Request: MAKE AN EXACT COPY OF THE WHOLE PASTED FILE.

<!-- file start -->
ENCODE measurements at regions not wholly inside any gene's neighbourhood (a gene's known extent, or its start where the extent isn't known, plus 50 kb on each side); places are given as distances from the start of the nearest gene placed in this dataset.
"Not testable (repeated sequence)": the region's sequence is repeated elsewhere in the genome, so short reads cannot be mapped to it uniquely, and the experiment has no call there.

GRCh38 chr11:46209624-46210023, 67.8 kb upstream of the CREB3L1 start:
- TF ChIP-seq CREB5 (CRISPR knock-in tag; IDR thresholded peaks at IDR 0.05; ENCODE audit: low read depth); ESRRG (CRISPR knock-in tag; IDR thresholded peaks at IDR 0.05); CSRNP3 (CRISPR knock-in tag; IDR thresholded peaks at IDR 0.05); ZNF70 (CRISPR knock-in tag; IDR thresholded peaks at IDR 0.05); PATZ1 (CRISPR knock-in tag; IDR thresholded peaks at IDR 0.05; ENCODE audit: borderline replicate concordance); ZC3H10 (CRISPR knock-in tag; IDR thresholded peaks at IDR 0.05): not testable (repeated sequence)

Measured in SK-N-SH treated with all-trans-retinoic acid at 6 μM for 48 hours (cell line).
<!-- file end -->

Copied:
ENCODE measurements at regions not wholly inside any gene's neighbourhood (a gene's known extent, or its start where the extent isn't known, plus 50 kb on each side); places are given as distances from the start of the nearest gene placed in this dataset.
"Not testable (repeated sequence)": the region's sequence is repeated elsewhere in the genome, so short reads cannot be mapped to it uniquely, and the experiment has no call there.

GRCh38 chr11:46209624-46210023, 67.8 kb upstream of the CREB3L1 start:
- TF ChIP-seq CREB5 (CRISPR knock-in tag; IDR thresholded peaks at IDR 0.05; ENCODE audit: low read depth); ESRRG (CRISPR knock-in tag; IDR thresholded peaks at IDR 0.05); CSRNP3 (CRISPR knock-in tag; IDR thresholded peaks at IDR 0.05); ZNF70 (CRISPR knock-in tag; IDR thresholded peaks at IDR 0.05); PATZ1 (CRISPR knock-in tag; IDR thresholded peaks at IDR 0.05; ENCODE audit: borderline replicate concordance); ZC3H10 (CRISPR knock-in tag; IDR thresholded peaks at IDR 0.05): not testable (repeated sequence)

Measured in SK-N-SH treated with all-trans-retinoic acid at 6 μM for 48 hours (cell line).